Mark: Yeah, it was very much like Chime and these brands that have these… almost new age tech companies that have their bank checking and they have cards and stuff like that. So yeah, we’re getting down to that list, but I also got some more relevant stuff, Sling. I think what was interesting is that a lot of the advertisers that were advertising to me that were the right advertiser, like Sling, which I’ve used in the past… They were advertising things that weren’t of relevancy to me, so it was all NFL or college football, and it’s like I don’t watch that stuff, even fubo, which I think is… Fubo, I think, is a footballing term, a soccer term. The messaging was all football related, and I just find it interesting because I really wonder, why would you advertise college football messaging when every single thing that I’m liking, every single account that I like is soccer related? I didn’t like a single football related thing. I don’t follow any American football related stuff, so I don’t really quite understand why it was heavily focusing on college football, because fubo and Sling both offer soccer. I use ESPN+. I think ESPN+ was another one that we saw.
Mike: I think that was in the first round-
Mark: Oh, in the first round? Okay.
Mike: … when we blocked that.
Mark: I’ll add to it is that this idea that all of these services that offer soccer related content were all just showing me football related ads. And it is so not relevant, but also I have to remember that I think a lot of people in America who watch soccer probably also watch other sports, and I’m kind of unique in soccer’s the only thing I watch.
Mike: Yeah, I think once you blocked ESPN+ in that first week, then it was like, “How else can we get this guy?” And-
Mark: And I would never-
Mike: … all the other accounts were related ESPN accounts, but they were college football or NFL.
Mark: Right, and we put in the notes DirecTV… It was very student driven. It was probably relating to student messaging. And I know some of these ads even talked about deals for students, I think, was one of the other brands. So it was kind of all over the place on what it thought I was, and we could start to tell things are going south a little bit with its messaging and-
Mike: Yeah, I think we only had maybe two 10s here, out of the 20 or so ads we got.
Mark: I think one of them was just Liquid IV, which I use.
Mike: Mm-hmm. And so once you start blocking those ads, then going into week three, the algorithm had no idea what you were.
Mark: Yeah, didn’t really understand at all what I was interested in.
Mike: It was almost deranged in the advertising that you did get, and it was so out of left field, some of these.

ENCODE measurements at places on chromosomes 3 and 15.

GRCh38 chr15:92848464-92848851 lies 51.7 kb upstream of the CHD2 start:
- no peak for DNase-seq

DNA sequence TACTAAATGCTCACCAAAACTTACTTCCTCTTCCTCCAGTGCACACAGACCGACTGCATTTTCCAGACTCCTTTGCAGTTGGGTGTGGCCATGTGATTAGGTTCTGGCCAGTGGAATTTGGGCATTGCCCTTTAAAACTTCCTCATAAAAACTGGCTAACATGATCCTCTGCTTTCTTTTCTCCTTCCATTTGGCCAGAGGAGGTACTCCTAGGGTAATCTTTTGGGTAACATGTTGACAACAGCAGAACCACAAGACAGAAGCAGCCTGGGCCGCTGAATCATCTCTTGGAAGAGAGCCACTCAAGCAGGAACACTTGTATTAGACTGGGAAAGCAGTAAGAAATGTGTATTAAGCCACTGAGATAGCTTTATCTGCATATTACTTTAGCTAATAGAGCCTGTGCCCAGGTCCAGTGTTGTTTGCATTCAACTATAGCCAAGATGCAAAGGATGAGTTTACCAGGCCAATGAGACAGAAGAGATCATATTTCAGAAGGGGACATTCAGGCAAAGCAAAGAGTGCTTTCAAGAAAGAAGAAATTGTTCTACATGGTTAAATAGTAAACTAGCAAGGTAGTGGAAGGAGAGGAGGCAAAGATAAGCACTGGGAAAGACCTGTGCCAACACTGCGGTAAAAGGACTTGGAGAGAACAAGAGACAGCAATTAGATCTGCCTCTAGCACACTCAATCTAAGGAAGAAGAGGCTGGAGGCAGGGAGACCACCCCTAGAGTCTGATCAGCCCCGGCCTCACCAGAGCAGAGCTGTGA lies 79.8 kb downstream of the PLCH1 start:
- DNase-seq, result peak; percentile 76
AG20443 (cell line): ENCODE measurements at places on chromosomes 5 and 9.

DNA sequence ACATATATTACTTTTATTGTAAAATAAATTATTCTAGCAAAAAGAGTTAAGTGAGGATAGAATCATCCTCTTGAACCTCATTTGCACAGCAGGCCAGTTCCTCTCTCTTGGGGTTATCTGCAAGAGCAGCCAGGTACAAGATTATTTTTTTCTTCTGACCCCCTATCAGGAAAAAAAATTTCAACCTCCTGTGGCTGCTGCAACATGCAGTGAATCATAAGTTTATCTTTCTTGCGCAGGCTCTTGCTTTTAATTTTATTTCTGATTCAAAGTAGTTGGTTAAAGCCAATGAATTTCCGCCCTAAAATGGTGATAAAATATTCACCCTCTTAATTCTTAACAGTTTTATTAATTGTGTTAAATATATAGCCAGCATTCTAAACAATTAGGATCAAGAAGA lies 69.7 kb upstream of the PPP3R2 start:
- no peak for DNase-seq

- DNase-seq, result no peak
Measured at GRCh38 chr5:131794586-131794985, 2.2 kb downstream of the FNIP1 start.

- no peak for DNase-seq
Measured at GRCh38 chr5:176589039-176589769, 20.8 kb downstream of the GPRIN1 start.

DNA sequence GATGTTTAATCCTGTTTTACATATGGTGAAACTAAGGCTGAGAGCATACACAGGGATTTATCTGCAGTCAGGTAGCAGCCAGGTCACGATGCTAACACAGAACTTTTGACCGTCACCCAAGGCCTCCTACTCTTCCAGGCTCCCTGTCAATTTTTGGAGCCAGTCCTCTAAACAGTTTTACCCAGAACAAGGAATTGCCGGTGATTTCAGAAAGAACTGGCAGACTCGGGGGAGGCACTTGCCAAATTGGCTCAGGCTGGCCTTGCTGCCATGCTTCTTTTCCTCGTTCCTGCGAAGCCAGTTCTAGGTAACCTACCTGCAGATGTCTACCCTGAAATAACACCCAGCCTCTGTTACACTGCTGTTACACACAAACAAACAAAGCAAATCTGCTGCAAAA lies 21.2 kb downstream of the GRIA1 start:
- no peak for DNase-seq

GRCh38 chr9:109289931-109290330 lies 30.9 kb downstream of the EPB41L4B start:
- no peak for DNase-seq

Mark: Well, yeah.
Mike: And the entire week can be summarized with its score. We got a 1.5, and that’s barely relevant.
Mark: I knew that we were going to get a probably even worse score than week two when I recorded myself scrolling through the feed before we could review it. And so some of these almost have a similarity to week one, a lot of the advertisers, but it’s just worse, in that sense, but if we… One thing to note is, even though I would interact with this account every couple days to nurture, it took a while for the last week for me to even see any ads. I, when I was recording, almost paused recording because I was scrolling so long before I even got an ad, so I thought that was really quite interesting, but the ranking shows the delving into the nonsense kind of advertising that we got to, even getting to the point of slot advertisers, which, I always joke with people at Granular, is all I ever get on my personal Instagram, which I think is funny because I really did this to myself. I literally brought this on myself because I deleted all these ads and it’s funny because I deleted all these ads because I was tired of annoying advertisers, but now my Instagram account’s literally just slot machine ads, which is probably worse than if I just left the ads, but-
Mike: I’m looking at it right now, and there’s a stretch where you got three in a row of casinos, so it was Cash Man Casino, which was a betting service, Money Lion, which was instant cash opportunities, and then Heart of Vegas Slots at the end.
Mark: And it’s just all these flashy… And I’ve seen so many of these. I’ve seen probably 30 or 40 accounts. They have barely any following, and they just have insanely flashy ads. And it’s kind of just depressing how much these advertisers are actually on Facebook or Instagram and how many of the people they probably-
Mike: Right, so those were the final holes that I could poke through to find you, which is really interesting. Another interesting thing I thought was that, even at this level, you’re still getting crypto ads.
Mark: Yeah, I don’t think we got a single-
Mike: Given the popularity of it-
Mark: I don’t think we got a single crypto ad-
Mark: … in any of the other weeks, but it’s weird because I almost wonder if the crypto… And we got trading.com, I think, was one of them, if those almost correlate with the slots. I don’t know.
Mike: Mm-hmm. I think it’s the same… It’s that same kind of person who’s-
Mike: … yeah, that’s high risk, high reward kind of dealing.
Mark: Well, yeah, it makes sense because we had Fantasy Football betting sites too on here, No House Advantage. I don’t know the other one, but there was two betting services, of course, that were football related. So, yeah, and crypto and very random World Cat Boats, which was literally an ad for a probably multi-thousand, $100,000 dollar boat that I could buy, which is so irrelevant it’s wild because I would never ever buy a boat that’s worth more than, probably, my house, but so we were seeing a lot of these really irrelevant stuff.
But then we go back to this idea of we’re starting to see the cash, the banks. There was SoFi, which is huge, massive company, just for a checking account. I know that they don’t know this, but I would never have a checking account from such a large bank. I’d probably stay local. I don’t know if that’s a Midwest thing, but I wouldn’t go to a large brand like that. I’d stay local, so that’s not relevant. CashApp… It was for their a debit card. I would never, ever probably do that. There’s Hello Brigit, so I could get instant cash. It’s one of those services where you probably have a insanely high APR to repay that, but they’ll give you $250, and it just is not me at all. So, yeah, that’s kind of what we dove into the banking a little bit, but we were all over the place also with this.